Wright’s R. W. Lindholm Service Station incorporates a cantilevered upper-level “customer lounge,” and the idea, as Kronick puts it, “was that customers would sit up here and while their time away waiting for their cars to be repaired,” and no doubt “discuss the issues of the day.” In Wright’s mind, “this little room is where the details of democracy would be worked out.” As with Southdale Center, Victor Gruen’s pioneering shopping mall that had opened two years earlier in Minneapolis, two hours south of Cloquet, the community aspect of the design never came to fruition: though its windows offer a distinctively American (or to use Wright’s language, Usonian) vista, the customer lounge has a bare, disused look in the pictures visitors take today.

Image by Library of Congress, via Wikimedia Commons

There are many such visitors, who arrive from not just all around the country but all around the world. But when it was last sold in 2018, the buyer it found was relatively local: Minnesota-born Andrew Volna, owner of such Minneapolis operations as vinyl-record manufacturer Noiseland Industries and the once-abandoned, now-renovated Hollywood Theater. “Wright saw the station as a cultural center, somewhere to meet a friend, get your car fixed, and have a cup of coffee while you waited,” writes Tregoning, though he never did make it back out to the finished building before he died in 1959. These sixty-odd years later, perhaps Volna will be the one to turn this unlikely architectural hot spot into an even less likely social one as well.

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Based in Seoul, Colin Marshall writes and broadcasts on cities, language, and culture. His projects include the Substack newsletter Books on Cities, the book The Stateless City: a Walk through 21st-Century Los Angeles and the video series The City in Cinema. Follow him on Twitter at @colinmarshall or on Facebook.

The Story of Lorem Ipsum: How Scrambled Text by Cicero Became Used by Typesetters Everywhere

In high school, the language I most fell in love with happened to be a dead one: Latin. Sure, it’s spoken at the Vatican, and when I first began to study the tongue of Virgil and Catullus, friends joked that I could only use it if I moved to Rome. Tempting, but church Latin barely resembles the classical written language, a highly formal grammar full of symmetries and puzzles. You don’t speak classical Latin; you solve it, labor over it, and gloat, to no one in particular, when you’ve rendered it somewhat intelligible. Given that the study of an ancient language is rarely a conversational art, it can sometimes feel a little alienating.

And so you might imagine how pleased I was to discover what looked like classical Latin in the real world: the text known to designers around the globe as “Lorem Ipsum,” also called “filler text” and (erroneously) “Greek copy.”

The idea, Priceonomics informs us, is to force people to look at the layout and font, not read the words. Also, “nobody would mistake it for their native language,” therefore Lorem Ipsum is “less likely than other filler text to be mistaken for final copy and published by accident.” If you’ve done any web design, you’ve probably seen it, looking something like this:

Lorem ipsum dolor sit amet, consectetur adipiscing elit, sed do eiusmod tempor incididunt ut labore et dolore magna aliqua. Ut enim ad minim veniam, quis nostrud exercitation ullamco laboris nisi ut aliquip ex ea commodo consequat. Duis aute irure dolor in reprehenderit in voluptate velit esse cillum dolore eu fugiat nulla pariatur. Excepteur sint occaecat cupidatat non proident, sunt in culpa qui officia deserunt mollit anim id est laborum.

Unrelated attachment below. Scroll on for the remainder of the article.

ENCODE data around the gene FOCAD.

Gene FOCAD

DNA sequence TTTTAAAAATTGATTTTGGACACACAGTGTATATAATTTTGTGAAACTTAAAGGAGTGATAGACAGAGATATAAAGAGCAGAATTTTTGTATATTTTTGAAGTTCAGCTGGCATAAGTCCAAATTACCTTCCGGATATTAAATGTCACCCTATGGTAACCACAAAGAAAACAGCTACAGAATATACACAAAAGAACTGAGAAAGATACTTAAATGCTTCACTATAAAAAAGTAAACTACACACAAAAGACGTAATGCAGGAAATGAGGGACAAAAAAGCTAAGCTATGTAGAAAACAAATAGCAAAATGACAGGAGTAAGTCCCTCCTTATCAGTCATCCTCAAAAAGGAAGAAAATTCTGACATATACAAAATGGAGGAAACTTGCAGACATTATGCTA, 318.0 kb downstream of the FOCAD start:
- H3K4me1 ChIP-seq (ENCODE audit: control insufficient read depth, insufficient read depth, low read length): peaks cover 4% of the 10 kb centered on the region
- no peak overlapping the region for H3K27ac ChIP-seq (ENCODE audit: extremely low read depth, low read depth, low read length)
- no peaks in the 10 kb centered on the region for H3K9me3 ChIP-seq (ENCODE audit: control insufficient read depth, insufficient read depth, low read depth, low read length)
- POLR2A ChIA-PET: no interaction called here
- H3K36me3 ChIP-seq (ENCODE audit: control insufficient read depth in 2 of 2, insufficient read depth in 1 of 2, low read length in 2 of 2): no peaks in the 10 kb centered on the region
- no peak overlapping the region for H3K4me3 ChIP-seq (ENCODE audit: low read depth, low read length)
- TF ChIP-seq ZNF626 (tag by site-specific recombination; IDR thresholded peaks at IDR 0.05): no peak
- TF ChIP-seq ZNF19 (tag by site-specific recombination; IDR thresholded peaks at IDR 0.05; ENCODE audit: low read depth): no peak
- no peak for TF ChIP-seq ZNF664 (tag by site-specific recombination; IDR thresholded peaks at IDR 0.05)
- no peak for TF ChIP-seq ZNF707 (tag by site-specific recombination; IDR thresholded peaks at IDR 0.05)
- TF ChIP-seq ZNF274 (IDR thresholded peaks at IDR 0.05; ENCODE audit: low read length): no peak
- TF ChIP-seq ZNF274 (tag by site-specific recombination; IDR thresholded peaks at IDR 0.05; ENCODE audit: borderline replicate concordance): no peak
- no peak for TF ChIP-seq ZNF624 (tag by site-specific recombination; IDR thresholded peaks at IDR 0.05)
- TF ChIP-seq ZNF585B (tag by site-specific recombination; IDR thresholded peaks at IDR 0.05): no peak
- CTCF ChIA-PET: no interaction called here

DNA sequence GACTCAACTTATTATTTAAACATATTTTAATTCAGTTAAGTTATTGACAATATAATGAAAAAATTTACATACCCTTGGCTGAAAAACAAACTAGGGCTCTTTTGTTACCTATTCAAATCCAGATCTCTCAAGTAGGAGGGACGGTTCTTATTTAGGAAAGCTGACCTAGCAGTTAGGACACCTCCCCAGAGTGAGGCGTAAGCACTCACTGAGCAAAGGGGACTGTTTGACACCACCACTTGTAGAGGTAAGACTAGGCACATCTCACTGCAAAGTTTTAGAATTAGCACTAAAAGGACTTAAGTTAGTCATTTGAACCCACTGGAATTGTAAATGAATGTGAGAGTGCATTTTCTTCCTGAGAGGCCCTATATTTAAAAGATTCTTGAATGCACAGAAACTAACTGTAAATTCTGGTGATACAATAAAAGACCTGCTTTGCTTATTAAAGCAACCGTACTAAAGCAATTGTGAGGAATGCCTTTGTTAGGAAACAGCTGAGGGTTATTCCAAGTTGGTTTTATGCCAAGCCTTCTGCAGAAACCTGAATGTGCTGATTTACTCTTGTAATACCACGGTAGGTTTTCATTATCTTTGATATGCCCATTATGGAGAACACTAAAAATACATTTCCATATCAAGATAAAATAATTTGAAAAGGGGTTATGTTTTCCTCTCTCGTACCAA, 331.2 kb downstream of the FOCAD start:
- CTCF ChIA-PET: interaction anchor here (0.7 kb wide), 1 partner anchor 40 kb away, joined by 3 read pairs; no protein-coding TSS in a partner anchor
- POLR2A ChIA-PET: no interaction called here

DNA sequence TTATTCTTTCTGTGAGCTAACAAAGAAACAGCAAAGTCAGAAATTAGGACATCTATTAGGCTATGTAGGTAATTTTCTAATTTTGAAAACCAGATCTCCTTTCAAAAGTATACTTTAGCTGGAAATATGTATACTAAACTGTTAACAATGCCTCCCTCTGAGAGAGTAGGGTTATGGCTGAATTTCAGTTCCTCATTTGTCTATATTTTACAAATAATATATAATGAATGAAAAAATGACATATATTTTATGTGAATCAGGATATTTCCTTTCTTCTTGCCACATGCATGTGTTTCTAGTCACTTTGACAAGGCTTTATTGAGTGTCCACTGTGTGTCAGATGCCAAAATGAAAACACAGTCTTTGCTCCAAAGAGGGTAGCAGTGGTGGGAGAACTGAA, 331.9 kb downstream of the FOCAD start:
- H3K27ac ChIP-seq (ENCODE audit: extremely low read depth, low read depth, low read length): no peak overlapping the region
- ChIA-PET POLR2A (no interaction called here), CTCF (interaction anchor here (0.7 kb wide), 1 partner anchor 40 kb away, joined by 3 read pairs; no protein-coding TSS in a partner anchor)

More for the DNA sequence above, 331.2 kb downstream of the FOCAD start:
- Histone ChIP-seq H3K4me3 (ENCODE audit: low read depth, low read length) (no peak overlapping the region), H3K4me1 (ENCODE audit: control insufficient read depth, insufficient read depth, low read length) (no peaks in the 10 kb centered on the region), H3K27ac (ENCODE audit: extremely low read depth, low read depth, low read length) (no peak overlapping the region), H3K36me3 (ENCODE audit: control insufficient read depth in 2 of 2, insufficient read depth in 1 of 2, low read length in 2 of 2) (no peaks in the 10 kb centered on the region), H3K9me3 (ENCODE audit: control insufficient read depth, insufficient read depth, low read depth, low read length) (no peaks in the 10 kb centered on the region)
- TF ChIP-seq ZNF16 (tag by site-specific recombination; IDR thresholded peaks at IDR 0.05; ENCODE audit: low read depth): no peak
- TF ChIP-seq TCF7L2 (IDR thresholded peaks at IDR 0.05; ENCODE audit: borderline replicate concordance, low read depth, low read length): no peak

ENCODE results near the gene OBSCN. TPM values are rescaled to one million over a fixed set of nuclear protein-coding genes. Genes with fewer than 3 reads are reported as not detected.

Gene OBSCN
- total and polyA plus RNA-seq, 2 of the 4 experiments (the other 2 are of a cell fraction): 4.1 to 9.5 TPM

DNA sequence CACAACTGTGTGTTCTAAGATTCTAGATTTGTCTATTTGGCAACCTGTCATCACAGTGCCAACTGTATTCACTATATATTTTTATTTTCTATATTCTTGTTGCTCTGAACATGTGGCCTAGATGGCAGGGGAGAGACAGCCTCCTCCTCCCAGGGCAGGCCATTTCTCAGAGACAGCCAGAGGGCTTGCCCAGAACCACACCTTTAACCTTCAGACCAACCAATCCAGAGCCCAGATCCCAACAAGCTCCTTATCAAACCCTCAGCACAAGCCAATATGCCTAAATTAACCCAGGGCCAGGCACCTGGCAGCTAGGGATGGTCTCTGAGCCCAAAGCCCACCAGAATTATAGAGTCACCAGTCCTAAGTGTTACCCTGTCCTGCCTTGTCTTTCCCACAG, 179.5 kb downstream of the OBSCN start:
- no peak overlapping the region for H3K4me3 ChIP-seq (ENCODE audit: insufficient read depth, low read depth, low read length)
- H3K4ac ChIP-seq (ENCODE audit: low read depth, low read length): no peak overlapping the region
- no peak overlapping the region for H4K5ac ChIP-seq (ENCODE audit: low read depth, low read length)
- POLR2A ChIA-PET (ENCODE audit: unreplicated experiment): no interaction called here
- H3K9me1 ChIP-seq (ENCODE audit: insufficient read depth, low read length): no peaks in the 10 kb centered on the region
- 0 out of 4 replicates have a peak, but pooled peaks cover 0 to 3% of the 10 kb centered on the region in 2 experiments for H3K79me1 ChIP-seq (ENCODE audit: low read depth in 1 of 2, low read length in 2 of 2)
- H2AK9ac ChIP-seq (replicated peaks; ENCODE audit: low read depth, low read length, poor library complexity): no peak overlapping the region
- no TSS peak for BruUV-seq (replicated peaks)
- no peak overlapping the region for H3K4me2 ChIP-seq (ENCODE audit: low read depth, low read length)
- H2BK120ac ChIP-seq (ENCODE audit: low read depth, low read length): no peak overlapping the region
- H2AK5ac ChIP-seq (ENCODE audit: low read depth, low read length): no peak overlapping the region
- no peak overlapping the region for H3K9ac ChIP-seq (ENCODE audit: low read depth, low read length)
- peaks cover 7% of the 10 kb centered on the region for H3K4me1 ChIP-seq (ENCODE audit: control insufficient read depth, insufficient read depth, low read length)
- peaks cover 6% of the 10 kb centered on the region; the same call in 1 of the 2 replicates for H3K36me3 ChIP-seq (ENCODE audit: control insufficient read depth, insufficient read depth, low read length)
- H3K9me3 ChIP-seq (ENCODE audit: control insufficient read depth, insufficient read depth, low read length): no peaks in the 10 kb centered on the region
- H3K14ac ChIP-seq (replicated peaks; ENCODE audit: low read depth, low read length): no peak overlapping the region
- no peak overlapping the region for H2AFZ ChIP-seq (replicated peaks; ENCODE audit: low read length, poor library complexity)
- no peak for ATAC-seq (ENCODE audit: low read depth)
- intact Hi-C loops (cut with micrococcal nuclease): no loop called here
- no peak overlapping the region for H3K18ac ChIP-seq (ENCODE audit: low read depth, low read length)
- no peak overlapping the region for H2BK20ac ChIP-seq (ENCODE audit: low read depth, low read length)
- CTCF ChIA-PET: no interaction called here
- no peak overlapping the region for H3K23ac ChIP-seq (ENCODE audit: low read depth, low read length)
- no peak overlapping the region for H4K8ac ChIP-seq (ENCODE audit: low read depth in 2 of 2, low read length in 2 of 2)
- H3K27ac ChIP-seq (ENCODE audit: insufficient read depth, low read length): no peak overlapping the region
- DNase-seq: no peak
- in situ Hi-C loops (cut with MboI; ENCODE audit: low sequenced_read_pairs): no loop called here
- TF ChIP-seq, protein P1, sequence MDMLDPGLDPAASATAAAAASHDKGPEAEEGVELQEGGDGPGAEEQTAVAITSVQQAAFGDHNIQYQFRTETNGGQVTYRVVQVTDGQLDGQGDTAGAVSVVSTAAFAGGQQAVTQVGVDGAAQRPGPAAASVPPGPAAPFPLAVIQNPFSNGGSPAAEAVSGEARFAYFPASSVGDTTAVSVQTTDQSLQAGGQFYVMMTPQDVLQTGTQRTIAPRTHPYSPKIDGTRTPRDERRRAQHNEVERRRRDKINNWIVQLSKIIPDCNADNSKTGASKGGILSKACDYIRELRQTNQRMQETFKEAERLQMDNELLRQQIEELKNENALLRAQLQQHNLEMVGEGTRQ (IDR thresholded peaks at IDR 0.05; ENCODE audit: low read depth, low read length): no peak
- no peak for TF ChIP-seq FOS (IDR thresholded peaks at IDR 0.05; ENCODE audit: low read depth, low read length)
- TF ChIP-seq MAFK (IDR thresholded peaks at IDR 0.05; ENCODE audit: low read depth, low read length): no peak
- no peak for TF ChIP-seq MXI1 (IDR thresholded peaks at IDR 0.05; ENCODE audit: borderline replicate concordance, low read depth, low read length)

When I first encountered this text, I did what any Latin geek will—set about trying to translate it. But it wasn’t long before I realized that Lorem Ipsum is mostly gibberish, a garbling of Latin that makes no real sense. The first word, “Lorem,” isn’t even a word; instead it’s a piece of the word “dolorem,” meaning pain, suffering, or sorrow. So where did this mash-up of Latin-like syntax come from, and how did it get so scrambled? First, the source of Lorem Ipsum—tracked down by Hampden-Sydney Director of Publications Richard McClintock—is Roman lawyer, statesmen, and philosopher Cicero, from an essay called “On the Extremes of Good and Evil,” or De Finibus Bonorum et Malorum.

675px-Cicero_-_Musei_Capitolini

Why Cicero? Put most simply, writes Priceonomics, “for a long time, Cicero was everywhere.” His fame as the most skilled of Roman rhetoricians meant that his writing became the benchmark for prose in Latin, the standard European language of the Middle Ages. The passage that generated Lorem Ipsum translates in part to a sentiment Latinists will well understand:

Nor is there anyone who loves or pursues or desires to obtain pain of itself, because it is pain, but occasionally circumstances occur in which toil and pain can procure him some great pleasure.

Dolorem Ipsum, “pain in and of itself,” sums up the tortuous feeling of trying to render some of Cicero’s complex, verbose sentences into English. Doing so with tolerable proficiency is, for some of us, “great pleasure” indeed.

But how did Cicero, that master stylist, come to be so badly manhandled as to be nearly unrecognizable? Lorem Ipsum has a history that long predates online content management. It has been used as filler text since the sixteenth century when—as McClintock theorized—“some typesetter had to make a type specimen book, to demo different fonts” and decided that “the text should be insensible, so as not to distract from the page’s graphical features.” It appears that this enterprising craftsman snatched up a page of Cicero he had lying around and turned it into nonsense. The text, says McClintock, “has survived not only four centuries of letter-by-letter resetting but even the leap into electronic typesetting, essentially unchanged.”

The story of Lorem Ipsum is a fascinating one—if you’re into that kind of thing—but its longevity raises a further question: should we still be using it at all, this mangling of a dead language, in a medium as vital and dynamic as web publishing, where “content” refers to hundreds of design elements besides font. Is Lorem Ipsum a quaint piece of nostalgia that’s outlived its usefulness? In answer, you may wish to read Karen McGrane’s spirited defense of the practice. Or, if you feel it’s time to let the garbled Latin go the way of manual typesetting machines, consider perhaps as an alternative “Nietzsche Ipsum,” which generates random paragraphs of mostly verb-less, incoherent Nietzsche-like text, in English. Hey, at least it looks like a real language.